At some point in their lives, everyone has probably been labeled as “left brain” or “right brain,” but what does that mean for marketers?
Marketo published an infographic examining the different ways you could approach campaigns as a left- or right-brain marketer. It states that, “In marketing there is a similar divide between emotion-based, artistic marketing and value-based, practical marketing. The marketers who design these ads can be considered left- or right-brain thinkers.”
While the differences between the logical left and the creative right come across as clear-cut, black-and-white, either/or concepts, my experience with LMG proves there may be a third option: you need a little bit of both. Here’s why.
I didn’t study marketing in school, but I did bring experience in journalism and graphic design into my position as a copywriter. I came to find the job would change my perspective of marketing from the inside out, first as a consumer, then as a marketer.
As I worked on headlines, taglines, body copy, captions, subject lines and so on, I slowly began to pay more attention to billboards along the highway, quick and catchy phrases on product packaging and company logos on products at the mall. When I watched car commercials, I wasn’t just thinking, “Wow, I love how that car looks.” I was thinking more about, “How does the emphasis on the safety rating, the image of a parent driving happily with her kids, and the clever voiceover about keeping your family safe change my opinion about this car? Is this concept working? What would I do differently?”
I learned to consider how certain marketing strategies worked—how they inspired me to take action—based on my impulsive emotion as a consumer, and my insider logic as a marketer. I realized great marketing can be influential logically and emotionally for consumers and marketers in different ways, and it’s important to understand how both sides of the brain affect these reactions.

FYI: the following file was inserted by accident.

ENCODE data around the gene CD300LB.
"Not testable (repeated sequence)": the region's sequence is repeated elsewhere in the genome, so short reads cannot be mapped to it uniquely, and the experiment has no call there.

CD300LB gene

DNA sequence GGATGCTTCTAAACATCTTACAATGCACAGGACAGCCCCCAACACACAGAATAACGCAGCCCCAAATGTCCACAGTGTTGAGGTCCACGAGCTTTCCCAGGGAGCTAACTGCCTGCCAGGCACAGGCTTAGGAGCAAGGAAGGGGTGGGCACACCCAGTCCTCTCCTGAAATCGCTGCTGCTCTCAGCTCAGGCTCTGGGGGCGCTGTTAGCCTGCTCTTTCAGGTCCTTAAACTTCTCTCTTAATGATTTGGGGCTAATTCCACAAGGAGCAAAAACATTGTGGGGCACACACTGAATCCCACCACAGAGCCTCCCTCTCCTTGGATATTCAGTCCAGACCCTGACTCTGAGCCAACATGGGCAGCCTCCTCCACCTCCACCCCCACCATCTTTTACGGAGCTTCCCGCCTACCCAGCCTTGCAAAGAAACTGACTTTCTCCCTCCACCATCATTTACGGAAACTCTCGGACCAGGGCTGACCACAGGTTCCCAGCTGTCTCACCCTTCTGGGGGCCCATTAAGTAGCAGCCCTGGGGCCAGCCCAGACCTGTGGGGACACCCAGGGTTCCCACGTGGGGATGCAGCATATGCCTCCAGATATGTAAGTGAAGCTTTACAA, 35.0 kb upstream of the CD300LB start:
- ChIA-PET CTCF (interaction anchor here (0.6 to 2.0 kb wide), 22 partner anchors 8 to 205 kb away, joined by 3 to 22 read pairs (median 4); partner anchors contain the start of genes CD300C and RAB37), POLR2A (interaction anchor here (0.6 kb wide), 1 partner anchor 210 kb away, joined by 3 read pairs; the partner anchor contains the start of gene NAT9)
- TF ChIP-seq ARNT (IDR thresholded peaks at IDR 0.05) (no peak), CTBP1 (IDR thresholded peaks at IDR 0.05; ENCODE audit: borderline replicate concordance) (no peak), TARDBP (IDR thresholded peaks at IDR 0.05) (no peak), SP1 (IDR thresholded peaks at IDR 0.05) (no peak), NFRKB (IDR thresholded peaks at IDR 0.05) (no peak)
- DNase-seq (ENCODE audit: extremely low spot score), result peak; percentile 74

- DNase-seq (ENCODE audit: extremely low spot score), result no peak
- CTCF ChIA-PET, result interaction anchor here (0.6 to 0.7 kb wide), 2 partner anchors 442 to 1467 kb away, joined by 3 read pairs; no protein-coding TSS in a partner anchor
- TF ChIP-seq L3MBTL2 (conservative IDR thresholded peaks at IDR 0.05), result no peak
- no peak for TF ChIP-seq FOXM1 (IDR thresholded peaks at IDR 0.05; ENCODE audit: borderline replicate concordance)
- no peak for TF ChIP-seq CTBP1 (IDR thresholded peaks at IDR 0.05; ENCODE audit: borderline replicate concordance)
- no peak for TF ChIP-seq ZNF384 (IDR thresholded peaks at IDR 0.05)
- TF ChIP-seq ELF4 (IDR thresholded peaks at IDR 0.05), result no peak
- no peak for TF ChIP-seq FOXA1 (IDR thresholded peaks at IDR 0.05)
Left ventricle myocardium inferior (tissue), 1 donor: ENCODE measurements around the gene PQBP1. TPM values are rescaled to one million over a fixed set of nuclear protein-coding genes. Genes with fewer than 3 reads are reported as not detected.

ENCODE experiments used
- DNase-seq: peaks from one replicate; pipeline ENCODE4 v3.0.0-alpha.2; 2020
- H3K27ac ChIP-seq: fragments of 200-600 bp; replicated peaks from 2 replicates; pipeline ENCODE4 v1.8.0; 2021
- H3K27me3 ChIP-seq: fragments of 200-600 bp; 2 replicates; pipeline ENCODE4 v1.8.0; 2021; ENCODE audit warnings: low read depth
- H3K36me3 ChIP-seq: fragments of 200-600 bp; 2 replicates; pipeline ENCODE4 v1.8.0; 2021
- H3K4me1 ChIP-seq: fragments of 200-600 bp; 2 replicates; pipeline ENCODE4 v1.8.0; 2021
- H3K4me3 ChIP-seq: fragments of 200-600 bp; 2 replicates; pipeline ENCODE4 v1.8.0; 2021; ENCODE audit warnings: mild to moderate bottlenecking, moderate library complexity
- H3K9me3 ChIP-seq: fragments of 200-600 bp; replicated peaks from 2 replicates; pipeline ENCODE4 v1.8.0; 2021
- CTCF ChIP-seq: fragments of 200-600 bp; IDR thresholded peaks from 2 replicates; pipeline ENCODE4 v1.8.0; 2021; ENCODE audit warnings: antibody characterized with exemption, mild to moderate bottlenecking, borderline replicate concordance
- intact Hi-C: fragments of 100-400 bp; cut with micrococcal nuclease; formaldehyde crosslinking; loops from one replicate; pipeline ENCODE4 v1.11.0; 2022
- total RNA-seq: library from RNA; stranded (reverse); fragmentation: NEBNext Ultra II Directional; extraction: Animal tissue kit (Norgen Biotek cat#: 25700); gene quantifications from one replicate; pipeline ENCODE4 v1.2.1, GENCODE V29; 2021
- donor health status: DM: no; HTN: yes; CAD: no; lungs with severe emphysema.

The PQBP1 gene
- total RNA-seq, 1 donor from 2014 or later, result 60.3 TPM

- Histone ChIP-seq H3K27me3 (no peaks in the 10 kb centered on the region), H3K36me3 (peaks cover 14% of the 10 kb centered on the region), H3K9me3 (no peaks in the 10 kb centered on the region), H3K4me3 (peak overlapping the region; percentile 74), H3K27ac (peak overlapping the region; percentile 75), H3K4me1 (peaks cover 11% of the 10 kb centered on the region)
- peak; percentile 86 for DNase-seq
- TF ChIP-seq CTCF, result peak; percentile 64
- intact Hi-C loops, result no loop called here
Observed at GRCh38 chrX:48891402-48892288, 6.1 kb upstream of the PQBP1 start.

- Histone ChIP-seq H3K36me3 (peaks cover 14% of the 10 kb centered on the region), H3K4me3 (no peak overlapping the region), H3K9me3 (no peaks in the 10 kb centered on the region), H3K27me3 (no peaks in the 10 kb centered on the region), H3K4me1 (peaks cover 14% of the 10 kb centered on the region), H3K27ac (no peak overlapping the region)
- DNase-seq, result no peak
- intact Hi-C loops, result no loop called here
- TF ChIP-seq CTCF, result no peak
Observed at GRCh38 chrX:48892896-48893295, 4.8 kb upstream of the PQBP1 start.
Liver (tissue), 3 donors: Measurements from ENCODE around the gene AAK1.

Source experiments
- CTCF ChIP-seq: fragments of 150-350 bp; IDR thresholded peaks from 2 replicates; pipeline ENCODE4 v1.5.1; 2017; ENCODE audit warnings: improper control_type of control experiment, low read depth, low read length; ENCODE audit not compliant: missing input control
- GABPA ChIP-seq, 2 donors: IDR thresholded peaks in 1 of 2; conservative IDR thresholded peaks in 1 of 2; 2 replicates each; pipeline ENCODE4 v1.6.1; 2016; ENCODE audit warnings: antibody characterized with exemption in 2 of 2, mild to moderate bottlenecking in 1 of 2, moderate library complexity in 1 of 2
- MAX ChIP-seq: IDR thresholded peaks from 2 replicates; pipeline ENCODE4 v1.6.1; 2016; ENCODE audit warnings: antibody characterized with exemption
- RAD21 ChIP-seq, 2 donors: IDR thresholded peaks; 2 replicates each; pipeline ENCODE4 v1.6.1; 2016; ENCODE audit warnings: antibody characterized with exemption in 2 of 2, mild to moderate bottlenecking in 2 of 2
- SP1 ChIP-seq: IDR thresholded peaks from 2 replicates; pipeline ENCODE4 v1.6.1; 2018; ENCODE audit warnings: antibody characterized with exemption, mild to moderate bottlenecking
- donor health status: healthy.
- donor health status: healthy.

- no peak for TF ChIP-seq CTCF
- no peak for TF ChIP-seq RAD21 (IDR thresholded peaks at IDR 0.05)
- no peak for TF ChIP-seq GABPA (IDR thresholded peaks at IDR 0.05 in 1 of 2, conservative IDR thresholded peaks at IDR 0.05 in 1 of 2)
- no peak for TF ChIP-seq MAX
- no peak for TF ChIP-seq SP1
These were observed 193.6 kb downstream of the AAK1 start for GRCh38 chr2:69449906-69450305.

When consumers see the same car commercial, they might consider the logic: price and functionality, and the emotion: how will this car protect my family? When I see any form of marketing, I am considering the same things as a consumer, plus the marketer’s kind of logic and emotion. The logic: how is this strategy working or not working? The emotion: what can I take from it, how can I try this for myself, how does it inspire me? These kinds of questions have the power to encourage and challenge me to analyze, problem-solve, experiment and learn—both logically and creatively.
At LMG, everything we do is grounded in the principle of “creative intelligence”—combining the right brain's imaginative vision with the left brain’s sound strategy to create quality, comprehensive results. Our inspiration stems from these kinds of questions so we can deliver breakthrough concepts that speak to the logic and emotions of the consumers our clients wish to reach.
One of my favorite statements regarding this subject appeared in the CMO survey LMG wrote about earlier this year about how marketing experts will bring more creativity to their work in 2016:
“Creativity will be the left hand and data will be the right hand of fearless marketers, who will push their boundaries to create memorable experiences for their customers.”
– Vijayanta Gupta, Head of Product and Industry Marketing and Industry Strategy, Adobe Systems Europe, and CMO.com blogger/The Digital CMO
So while there may be a divide between emotion-based, artistic marketing and value-based, practical marketing as Marketo claims, why not aspire to cross that divide and discover what’s possible when you experiment with both?